With a career that spans nearly two decades, Ghetts hasn’t faded into the background in 2021. He’s still firmly in the limelight, and the Plaistow don’s long past legendary status as he consistently delivers irreverent flows that tell vivid stories of being an east Londoner. And he injects his mystical melancholy all over his first major label album, ‘Conflict of Interest’, which showcases a high-quality UK talent at its best.
Summing up his career beginnings in just under seven minutes, the down-to-earth ‘Autobiography’ recounts his rags-to-riches tale. Detailing his journey from notorious grime set Nasty Crew top collective The Movement mates and rubbing shoulders with Boy Better Know, the tune is airy and reflective. After his roughly 20 years in the limelight, there are plenty of significant moments to talk about, including his “practicing on my cadence” with UK rap golden boy Kano. Reminiscing about his notorious beef with south-east London’s P Money, he even takes a swipe at NME for not including it in a list of grime feuds: “Me and P Money — that was real crud / Tell NME I find it funny they ignored us”. Sorry Ghetts!
Ending with the poetic ‘Little Bo Peep’, ‘Conflict Of Interest’ is surely Ghetts’ most earnest record to date. With a knockout line-up, including his fellow The Movement member Wretch 32, Brit Award-winner Dave and the UK’s newest R&B star Hamzaa, the track rounds off Ghetts’ dissertation on life through his experiences. Ghetts sees the moral of the Little Bo Peep tale as a lack of leadership, Wretch 32 sees it as related to money and Dave concludes with a PSA to reevaluate your priorities so that “Little Bo Peep can sleep forever more”. A masterful track with the UK’s top three greatest wordsmiths ever, the song is emotional and powerful, perfect for Ghetts’ sombre third studio album.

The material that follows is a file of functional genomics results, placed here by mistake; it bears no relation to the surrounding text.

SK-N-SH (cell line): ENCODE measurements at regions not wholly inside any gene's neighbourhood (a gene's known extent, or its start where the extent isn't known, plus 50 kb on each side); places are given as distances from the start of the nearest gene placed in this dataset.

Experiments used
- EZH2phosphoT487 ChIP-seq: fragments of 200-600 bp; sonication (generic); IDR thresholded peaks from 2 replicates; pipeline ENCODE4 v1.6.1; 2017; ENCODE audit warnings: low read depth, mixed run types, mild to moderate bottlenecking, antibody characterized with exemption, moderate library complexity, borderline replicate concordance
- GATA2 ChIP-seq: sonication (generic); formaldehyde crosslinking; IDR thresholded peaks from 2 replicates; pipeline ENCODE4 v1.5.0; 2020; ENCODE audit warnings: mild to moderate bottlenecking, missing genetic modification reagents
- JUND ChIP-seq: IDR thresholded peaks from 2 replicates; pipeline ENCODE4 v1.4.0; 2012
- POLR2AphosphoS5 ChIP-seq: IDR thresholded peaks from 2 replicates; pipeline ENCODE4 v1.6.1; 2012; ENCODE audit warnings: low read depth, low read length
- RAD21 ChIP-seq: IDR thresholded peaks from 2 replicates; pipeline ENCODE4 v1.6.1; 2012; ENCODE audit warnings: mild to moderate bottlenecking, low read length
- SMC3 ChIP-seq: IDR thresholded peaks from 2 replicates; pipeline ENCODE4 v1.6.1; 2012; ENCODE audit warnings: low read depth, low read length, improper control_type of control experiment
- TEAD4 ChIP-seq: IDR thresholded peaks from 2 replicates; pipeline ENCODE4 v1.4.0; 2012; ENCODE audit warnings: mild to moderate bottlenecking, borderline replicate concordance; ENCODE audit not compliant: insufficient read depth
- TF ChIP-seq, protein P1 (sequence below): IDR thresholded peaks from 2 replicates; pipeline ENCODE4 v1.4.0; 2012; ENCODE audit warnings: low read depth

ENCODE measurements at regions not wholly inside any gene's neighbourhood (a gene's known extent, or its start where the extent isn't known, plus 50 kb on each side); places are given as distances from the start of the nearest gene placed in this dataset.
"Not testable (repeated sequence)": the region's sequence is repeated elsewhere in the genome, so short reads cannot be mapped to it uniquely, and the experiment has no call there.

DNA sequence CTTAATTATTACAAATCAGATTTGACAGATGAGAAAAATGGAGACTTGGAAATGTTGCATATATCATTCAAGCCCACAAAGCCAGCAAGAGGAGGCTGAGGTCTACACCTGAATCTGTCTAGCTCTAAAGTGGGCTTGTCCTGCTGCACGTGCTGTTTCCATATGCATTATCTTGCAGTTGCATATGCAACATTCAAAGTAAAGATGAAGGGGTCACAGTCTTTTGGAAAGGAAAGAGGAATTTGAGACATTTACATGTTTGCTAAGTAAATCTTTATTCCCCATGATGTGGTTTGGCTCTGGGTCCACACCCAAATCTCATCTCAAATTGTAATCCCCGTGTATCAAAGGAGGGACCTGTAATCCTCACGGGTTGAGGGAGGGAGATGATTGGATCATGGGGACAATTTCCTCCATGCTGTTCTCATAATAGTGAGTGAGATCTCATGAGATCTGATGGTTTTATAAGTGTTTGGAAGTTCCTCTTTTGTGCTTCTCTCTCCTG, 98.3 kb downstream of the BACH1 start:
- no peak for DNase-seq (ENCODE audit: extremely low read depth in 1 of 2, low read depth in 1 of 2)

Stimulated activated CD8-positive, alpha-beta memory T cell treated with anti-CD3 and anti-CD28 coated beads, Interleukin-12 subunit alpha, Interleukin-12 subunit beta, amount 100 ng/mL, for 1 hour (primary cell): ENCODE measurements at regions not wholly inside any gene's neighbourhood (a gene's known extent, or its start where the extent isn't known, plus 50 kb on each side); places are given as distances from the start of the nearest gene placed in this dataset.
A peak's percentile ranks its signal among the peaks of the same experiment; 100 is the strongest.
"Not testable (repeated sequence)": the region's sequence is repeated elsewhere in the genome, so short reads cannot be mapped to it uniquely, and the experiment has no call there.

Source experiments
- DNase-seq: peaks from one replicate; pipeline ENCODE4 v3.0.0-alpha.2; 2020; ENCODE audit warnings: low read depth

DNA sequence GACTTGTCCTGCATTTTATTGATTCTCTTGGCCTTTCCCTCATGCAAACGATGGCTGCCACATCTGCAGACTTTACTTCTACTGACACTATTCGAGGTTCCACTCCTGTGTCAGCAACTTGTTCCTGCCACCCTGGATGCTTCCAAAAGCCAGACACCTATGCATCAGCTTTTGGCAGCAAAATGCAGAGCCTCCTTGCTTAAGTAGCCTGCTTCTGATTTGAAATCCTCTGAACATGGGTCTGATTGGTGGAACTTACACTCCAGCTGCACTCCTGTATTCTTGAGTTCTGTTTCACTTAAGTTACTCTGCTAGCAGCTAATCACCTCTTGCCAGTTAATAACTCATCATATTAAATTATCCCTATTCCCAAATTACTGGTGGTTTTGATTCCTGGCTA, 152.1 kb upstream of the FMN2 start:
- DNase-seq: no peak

At the start of his career, Ghetts was a rampant spitter known as Ghetto; over the years he’s shifted into a more mellow rhymer who has already proved himself. Yet there remains a tension between the two personas, and it’s this that makes Ghetts the rapper we know and love today. When he recounts his hardships on the Ed Sheeran-featuring ‘10,000 Tears’, you don’t doubt him for a second.
It’s a rare achievement to make an album as thoughtful and transparent as this; you need real lyrical talent to do so. Therefore – despite the little snub at poor old NME – ‘Conflict Of Interest’ could sit on the same shelf as Dave’s ‘Psychodrama’ as an album that depicts honest tales of London through the art of true lyricism, a tradition that will never die out.
Release date: February 19
Record label: Warner Music